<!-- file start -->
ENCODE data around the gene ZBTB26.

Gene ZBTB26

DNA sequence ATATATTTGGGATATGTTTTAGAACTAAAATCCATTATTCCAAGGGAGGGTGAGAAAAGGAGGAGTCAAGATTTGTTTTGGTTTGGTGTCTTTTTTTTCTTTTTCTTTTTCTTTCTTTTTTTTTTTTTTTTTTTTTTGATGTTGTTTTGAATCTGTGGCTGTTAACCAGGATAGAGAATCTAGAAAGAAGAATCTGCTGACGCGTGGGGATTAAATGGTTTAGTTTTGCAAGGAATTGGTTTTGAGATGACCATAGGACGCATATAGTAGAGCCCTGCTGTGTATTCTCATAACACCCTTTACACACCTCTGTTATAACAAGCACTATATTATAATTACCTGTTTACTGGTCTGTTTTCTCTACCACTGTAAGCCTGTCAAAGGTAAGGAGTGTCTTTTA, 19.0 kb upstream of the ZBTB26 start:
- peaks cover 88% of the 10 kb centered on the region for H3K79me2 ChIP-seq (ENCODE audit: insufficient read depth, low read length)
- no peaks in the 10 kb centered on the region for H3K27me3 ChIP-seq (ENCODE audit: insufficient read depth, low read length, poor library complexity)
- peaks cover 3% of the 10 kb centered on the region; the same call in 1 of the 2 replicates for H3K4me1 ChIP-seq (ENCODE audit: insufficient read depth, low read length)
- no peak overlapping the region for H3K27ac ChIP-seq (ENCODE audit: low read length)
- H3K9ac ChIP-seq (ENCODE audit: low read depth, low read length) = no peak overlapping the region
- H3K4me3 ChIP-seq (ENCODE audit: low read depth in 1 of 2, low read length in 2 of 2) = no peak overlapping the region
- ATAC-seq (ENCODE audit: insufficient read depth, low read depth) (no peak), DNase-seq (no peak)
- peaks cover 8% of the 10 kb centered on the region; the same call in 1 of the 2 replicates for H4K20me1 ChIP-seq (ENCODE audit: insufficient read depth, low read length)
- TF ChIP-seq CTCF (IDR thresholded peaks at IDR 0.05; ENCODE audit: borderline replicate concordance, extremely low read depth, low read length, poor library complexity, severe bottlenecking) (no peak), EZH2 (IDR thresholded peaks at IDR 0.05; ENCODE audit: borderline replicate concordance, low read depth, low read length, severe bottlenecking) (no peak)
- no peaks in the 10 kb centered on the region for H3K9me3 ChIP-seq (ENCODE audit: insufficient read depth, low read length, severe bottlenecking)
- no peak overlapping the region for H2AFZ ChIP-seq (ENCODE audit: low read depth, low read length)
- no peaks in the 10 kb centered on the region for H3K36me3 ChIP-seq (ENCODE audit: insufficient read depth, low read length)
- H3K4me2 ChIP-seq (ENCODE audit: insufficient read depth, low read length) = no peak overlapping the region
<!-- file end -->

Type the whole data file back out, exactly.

ENCODE data around the gene ZBTB26.

Gene ZBTB26

DNA sequence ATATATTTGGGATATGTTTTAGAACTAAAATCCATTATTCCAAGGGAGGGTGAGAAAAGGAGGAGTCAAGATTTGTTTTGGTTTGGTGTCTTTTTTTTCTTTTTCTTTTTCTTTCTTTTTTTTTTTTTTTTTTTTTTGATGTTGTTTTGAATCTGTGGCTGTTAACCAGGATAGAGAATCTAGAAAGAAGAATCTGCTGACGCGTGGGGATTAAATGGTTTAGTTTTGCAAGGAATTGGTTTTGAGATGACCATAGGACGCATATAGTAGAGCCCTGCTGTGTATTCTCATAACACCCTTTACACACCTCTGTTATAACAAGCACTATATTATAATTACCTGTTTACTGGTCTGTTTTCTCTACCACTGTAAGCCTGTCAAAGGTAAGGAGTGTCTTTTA, 19.0 kb upstream of the ZBTB26 start:
- peaks cover 88% of the 10 kb centered on the region for H3K79me2 ChIP-seq (ENCODE audit: insufficient read depth, low read length)
- no peaks in the 10 kb centered on the region for H3K27me3 ChIP-seq (ENCODE audit: insufficient read depth, low read length, poor library complexity)
- peaks cover 3% of the 10 kb centered on the region; the same call in 1 of the 2 replicates for H3K4me1 ChIP-seq (ENCODE audit: insufficient read depth, low read length)
- no peak overlapping the region for H3K27ac ChIP-seq (ENCODE audit: low read length)
- H3K9ac ChIP-seq (ENCODE audit: low read depth, low read length) = no peak overlapping the region
- H3K4me3 ChIP-seq (ENCODE audit: low read depth in 1 of 2, low read length in 2 of 2) = no peak overlapping the region
- ATAC-seq (ENCODE audit: insufficient read depth, low read depth) (no peak), DNase-seq (no peak)
- peaks cover 8% of the 10 kb centered on the region; the same call in 1 of the 2 replicates for H4K20me1 ChIP-seq (ENCODE audit: insufficient read depth, low read length)
- TF ChIP-seq CTCF (IDR thresholded peaks at IDR 0.05; ENCODE audit: borderline replicate concordance, extremely low read depth, low read length, poor library complexity, severe bottlenecking) (no peak), EZH2 (IDR thresholded peaks at IDR 0.05; ENCODE audit: borderline replicate concordance, low read depth, low read length, severe bottlenecking) (no peak)
- no peaks in the 10 kb centered on the region for H3K9me3 ChIP-seq (ENCODE audit: insufficient read depth, low read length, severe bottlenecking)
- no peak overlapping the region for H2AFZ ChIP-seq (ENCODE audit: low read depth, low read length)
- no peaks in the 10 kb centered on the region for H3K36me3 ChIP-seq (ENCODE audit: insufficient read depth, low read length)
- H3K4me2 ChIP-seq (ENCODE audit: insufficient read depth, low read length) = no peak overlapping the region